Let’s start with the big one first. Some of the most conservative sources I reviewed mentioned the benefit of a diet rich in prebiotics is beneficial. They even went as far as citing evidence of immune system modulation and improvement. Does this mean you’ll be sick less? Probably not. Your immune system is a big network of systems. The immune support we are discussing is in one facet of the whole thing, but it is a great sign.
This concept makes sense as a majority of our immune system is found in or around our GI tract. Let’s agree that if it TRULY does do this, it is an added perk.
Let’s set our expectations a little lower. Prebiotics help feed good bacteria. Some prebiotics can “starve out” opportunistic microbes. This is an amazing thing
Helping feed good bacteria will have numerous impacts, probably including keeping your immune system in that sweet spot of efficiency. Let’s just focus on the impact of the gut. Prebiotics, along with fluids and probiotics, help support the gut - making it an even healthier environment. Top value real estate, if I must say.
Good bacteria are called good guys for a reason. They won’t infect us, they help us digest things, they enhance mineral absorption, and they help regulate bowel movements.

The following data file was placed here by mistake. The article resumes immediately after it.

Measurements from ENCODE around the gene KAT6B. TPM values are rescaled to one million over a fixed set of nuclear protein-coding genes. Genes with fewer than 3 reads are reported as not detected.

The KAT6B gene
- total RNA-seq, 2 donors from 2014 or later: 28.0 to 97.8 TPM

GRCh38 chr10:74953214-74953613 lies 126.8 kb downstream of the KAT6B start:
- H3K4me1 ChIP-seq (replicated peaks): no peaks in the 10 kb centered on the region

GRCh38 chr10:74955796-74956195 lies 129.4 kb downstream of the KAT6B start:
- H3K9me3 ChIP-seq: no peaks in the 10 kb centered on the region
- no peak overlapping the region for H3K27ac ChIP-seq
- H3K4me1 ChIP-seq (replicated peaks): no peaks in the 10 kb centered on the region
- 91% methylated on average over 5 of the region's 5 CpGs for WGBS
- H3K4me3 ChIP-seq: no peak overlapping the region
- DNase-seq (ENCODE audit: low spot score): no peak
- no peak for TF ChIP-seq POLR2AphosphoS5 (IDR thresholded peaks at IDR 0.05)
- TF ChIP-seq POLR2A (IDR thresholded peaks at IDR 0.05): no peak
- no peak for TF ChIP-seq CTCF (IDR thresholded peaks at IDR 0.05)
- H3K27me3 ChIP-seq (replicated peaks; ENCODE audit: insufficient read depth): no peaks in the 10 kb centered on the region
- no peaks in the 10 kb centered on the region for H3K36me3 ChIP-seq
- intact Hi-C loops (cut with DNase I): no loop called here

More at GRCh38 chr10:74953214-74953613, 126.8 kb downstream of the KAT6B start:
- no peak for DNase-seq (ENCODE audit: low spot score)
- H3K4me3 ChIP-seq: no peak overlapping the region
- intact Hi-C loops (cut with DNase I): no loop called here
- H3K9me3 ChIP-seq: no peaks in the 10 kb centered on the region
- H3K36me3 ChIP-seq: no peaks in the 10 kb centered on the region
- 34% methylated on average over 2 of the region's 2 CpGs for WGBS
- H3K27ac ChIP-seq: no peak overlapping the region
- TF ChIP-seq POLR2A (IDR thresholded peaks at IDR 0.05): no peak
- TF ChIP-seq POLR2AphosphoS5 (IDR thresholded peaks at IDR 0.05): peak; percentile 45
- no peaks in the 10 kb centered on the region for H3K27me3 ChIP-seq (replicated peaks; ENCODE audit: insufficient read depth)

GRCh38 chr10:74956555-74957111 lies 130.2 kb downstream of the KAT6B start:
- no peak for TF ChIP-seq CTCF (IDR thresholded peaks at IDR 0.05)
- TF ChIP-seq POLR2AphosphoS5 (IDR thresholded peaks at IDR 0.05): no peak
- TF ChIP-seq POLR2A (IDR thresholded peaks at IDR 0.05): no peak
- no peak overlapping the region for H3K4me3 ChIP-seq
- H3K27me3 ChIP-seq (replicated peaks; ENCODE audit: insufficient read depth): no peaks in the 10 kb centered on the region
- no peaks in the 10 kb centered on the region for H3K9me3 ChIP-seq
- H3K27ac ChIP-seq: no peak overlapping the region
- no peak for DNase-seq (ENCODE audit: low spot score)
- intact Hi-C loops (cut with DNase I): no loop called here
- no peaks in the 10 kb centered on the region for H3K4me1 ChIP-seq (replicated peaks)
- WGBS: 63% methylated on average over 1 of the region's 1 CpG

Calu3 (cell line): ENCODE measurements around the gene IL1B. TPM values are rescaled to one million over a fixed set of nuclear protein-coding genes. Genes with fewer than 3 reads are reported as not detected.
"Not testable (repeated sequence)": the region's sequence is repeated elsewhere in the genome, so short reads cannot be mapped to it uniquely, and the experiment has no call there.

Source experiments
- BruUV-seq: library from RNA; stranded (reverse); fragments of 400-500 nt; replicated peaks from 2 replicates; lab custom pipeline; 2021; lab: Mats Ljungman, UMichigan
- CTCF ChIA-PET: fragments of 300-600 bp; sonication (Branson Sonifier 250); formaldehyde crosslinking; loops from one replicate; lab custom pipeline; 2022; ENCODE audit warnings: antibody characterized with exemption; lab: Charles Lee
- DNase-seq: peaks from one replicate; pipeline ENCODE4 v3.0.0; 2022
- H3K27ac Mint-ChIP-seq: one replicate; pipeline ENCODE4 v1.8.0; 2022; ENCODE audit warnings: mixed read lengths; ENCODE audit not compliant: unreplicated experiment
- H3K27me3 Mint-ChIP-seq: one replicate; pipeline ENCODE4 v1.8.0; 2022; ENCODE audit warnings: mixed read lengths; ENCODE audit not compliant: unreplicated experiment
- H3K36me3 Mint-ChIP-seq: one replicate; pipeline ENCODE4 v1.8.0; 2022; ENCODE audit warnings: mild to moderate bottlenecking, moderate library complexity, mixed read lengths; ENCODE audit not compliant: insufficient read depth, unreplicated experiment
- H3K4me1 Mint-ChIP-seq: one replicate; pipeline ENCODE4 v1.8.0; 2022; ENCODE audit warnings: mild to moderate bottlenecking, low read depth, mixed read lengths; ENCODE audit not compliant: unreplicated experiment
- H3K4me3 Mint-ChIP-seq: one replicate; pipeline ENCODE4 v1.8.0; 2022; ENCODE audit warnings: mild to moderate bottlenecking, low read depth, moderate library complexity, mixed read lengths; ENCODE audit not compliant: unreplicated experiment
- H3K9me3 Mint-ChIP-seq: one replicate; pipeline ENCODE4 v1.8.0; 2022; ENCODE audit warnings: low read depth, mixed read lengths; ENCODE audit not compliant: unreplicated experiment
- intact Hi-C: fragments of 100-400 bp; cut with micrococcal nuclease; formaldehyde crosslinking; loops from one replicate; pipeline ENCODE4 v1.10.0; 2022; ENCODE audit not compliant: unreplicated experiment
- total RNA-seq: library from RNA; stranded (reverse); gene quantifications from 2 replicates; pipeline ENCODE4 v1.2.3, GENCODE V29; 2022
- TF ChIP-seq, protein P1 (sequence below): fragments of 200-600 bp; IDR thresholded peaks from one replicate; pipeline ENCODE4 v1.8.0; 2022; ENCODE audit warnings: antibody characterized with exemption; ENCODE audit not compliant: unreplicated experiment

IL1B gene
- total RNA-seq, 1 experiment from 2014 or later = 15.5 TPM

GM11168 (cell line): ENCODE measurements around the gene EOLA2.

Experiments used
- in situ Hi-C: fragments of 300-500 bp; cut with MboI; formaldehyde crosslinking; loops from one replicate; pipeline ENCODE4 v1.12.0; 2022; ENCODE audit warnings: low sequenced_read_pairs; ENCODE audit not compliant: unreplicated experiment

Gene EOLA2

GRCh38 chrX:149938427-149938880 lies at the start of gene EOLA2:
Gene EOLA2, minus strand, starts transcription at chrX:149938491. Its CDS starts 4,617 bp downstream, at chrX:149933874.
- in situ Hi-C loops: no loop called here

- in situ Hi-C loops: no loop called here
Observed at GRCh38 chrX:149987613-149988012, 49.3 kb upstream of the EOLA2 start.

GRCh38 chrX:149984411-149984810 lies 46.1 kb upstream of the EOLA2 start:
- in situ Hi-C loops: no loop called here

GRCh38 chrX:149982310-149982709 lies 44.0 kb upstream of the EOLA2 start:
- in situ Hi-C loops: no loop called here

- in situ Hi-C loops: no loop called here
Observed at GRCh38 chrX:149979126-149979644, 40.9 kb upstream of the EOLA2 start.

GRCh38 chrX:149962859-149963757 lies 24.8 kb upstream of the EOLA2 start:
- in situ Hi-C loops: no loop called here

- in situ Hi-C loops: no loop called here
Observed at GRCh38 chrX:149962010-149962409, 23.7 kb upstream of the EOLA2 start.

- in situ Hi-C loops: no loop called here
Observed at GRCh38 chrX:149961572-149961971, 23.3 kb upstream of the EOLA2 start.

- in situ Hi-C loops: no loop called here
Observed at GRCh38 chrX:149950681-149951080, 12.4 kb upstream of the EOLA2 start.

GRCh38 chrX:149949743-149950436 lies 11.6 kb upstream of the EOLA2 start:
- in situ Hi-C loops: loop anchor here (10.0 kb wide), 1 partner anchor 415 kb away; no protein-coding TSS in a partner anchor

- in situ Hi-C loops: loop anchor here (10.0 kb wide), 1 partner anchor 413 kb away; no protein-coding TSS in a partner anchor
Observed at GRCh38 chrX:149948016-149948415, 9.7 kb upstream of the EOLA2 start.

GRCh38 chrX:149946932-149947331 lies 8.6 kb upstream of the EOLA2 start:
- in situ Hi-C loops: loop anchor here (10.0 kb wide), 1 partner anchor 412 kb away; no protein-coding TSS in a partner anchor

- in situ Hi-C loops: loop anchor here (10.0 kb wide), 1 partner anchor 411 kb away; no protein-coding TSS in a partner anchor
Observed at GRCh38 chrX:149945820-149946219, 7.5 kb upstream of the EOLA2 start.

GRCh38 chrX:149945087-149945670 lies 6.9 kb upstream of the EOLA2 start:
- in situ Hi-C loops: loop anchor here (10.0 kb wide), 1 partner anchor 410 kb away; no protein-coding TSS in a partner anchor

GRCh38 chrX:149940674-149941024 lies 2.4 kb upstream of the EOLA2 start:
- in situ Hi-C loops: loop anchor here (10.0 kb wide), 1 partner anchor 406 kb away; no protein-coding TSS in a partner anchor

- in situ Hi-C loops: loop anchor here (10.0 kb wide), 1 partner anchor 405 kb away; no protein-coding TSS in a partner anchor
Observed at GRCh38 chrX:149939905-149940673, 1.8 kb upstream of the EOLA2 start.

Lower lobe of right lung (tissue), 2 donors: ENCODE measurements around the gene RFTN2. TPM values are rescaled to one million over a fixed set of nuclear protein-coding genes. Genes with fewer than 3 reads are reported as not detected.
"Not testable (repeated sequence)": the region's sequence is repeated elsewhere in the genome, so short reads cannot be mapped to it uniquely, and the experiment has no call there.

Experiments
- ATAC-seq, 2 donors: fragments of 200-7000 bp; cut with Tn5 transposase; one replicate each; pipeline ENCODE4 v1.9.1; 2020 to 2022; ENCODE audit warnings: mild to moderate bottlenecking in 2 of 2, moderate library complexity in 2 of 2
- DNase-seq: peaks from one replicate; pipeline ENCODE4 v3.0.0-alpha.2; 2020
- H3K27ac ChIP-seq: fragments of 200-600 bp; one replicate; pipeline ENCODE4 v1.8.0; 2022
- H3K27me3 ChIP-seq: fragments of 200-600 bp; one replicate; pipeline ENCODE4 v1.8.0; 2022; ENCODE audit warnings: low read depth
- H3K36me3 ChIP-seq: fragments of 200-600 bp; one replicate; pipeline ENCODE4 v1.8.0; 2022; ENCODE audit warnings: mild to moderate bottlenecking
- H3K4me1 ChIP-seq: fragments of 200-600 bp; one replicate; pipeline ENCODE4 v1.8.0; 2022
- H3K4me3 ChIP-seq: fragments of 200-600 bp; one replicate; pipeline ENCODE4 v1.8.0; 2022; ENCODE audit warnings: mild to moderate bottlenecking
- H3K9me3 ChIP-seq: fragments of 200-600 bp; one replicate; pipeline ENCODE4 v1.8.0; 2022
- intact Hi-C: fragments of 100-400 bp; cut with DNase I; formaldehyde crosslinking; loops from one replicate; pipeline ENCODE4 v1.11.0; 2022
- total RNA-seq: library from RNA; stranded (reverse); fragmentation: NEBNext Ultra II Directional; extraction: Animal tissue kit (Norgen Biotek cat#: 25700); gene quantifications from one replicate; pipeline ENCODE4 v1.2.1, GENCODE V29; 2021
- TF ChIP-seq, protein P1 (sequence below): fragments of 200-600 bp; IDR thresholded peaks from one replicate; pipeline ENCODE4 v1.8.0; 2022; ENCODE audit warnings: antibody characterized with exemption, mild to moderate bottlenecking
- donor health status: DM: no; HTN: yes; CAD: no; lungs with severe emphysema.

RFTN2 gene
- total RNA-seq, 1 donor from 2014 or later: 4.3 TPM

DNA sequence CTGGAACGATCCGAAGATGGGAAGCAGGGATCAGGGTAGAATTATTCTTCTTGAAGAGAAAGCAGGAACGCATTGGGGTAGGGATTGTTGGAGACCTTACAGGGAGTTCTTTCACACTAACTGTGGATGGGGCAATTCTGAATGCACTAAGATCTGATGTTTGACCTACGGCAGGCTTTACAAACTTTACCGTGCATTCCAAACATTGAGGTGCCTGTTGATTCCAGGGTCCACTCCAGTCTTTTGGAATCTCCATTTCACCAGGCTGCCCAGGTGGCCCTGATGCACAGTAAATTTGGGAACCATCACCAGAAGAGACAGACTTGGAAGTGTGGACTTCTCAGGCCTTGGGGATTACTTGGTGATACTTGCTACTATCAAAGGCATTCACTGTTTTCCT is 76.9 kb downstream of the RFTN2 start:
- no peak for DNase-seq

Prebiotics feed the good bacteria. This will be a good thing, no matter who you are. Just don’t take prebiotics thinking you won’t get sick or you’ll be able to work at the CDC without one of those hazmat suits.
On a final note with prebiotics, I’m interested in research surrounding prebiotic use in people with inflammatory bowel disease such as colitis or Crohn’s. Dietary prebiotics may specifically help produce anti-inflammatory components that decrease symptoms. Guarner F (2005). "Inulin and oligofructose: impact on intestinal diseases and disorders". Br J Nutr. 93 (Suppl 1): S61–5. doi:10.1079/BJN20041345. PMID 15877897.
Our Expanded Gut Health Recommendations
Now that we are on board the S.S. Prebiotic, let’s update our gut health recommendations.
- Drink lots of fluids.
- Eat enough dietary fiber (supplement with an inexpensive fiber supplement if need be)
- Take a well made, general gut support probiotic
- Take a concentrated, GOS based prebiotic